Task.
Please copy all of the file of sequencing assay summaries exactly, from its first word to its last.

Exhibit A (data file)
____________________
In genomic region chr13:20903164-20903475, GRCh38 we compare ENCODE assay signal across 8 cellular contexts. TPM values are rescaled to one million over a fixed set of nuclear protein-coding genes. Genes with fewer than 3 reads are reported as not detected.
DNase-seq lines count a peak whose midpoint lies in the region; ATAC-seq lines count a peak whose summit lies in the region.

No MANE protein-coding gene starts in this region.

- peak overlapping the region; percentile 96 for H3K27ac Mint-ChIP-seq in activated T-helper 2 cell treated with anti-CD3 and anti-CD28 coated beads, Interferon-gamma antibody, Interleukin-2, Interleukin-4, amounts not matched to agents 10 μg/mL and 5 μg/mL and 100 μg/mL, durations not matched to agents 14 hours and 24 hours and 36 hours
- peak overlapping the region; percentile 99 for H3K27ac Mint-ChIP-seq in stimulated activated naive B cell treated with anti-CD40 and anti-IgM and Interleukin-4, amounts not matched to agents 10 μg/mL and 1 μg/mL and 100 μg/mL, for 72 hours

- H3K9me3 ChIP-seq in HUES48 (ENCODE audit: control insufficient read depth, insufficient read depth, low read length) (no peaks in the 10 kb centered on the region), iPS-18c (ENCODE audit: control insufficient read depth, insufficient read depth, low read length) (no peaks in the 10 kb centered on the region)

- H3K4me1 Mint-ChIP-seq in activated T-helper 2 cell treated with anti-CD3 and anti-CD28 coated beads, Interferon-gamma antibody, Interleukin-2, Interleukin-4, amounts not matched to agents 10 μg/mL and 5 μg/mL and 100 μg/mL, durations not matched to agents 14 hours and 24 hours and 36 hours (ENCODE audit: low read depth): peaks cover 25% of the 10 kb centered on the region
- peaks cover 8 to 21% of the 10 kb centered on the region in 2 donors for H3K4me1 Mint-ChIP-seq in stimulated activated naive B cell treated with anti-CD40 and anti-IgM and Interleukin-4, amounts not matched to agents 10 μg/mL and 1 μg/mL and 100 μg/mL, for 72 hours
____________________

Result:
In genomic region chr13:20903164-20903475, GRCh38 we compare ENCODE assay signal across 8 cellular contexts. TPM values are rescaled to one million over a fixed set of nuclear protein-coding genes. Genes with fewer than 3 reads are reported as not detected.
DNase-seq lines count a peak whose midpoint lies in the region; ATAC-seq lines count a peak whose summit lies in the region.

No MANE protein-coding gene starts in this region.

- peak overlapping the region; percentile 96 for H3K27ac Mint-ChIP-seq in activated T-helper 2 cell treated with anti-CD3 and anti-CD28 coated beads, Interferon-gamma antibody, Interleukin-2, Interleukin-4, amounts not matched to agents 10 μg/mL and 5 μg/mL and 100 μg/mL, durations not matched to agents 14 hours and 24 hours and 36 hours
- peak overlapping the region; percentile 99 for H3K27ac Mint-ChIP-seq in stimulated activated naive B cell treated with anti-CD40 and anti-IgM and Interleukin-4, amounts not matched to agents 10 μg/mL and 1 μg/mL and 100 μg/mL, for 72 hours

- H3K9me3 ChIP-seq in HUES48 (ENCODE audit: control insufficient read depth, insufficient read depth, low read length) (no peaks in the 10 kb centered on the region), iPS-18c (ENCODE audit: control insufficient read depth, insufficient read depth, low read length) (no peaks in the 10 kb centered on the region)

- H3K4me1 Mint-ChIP-seq in activated T-helper 2 cell treated with anti-CD3 and anti-CD28 coated beads, Interferon-gamma antibody, Interleukin-2, Interleukin-4, amounts not matched to agents 10 μg/mL and 5 μg/mL and 100 μg/mL, durations not matched to agents 14 hours and 24 hours and 36 hours (ENCODE audit: low read depth): peaks cover 25% of the 10 kb centered on the region
- peaks cover 8 to 21% of the 10 kb centered on the region in 2 donors for H3K4me1 Mint-ChIP-seq in stimulated activated naive B cell treated with anti-CD40 and anti-IgM and Interleukin-4, amounts not matched to agents 10 μg/mL and 1 μg/mL and 100 μg/mL, for 72 hours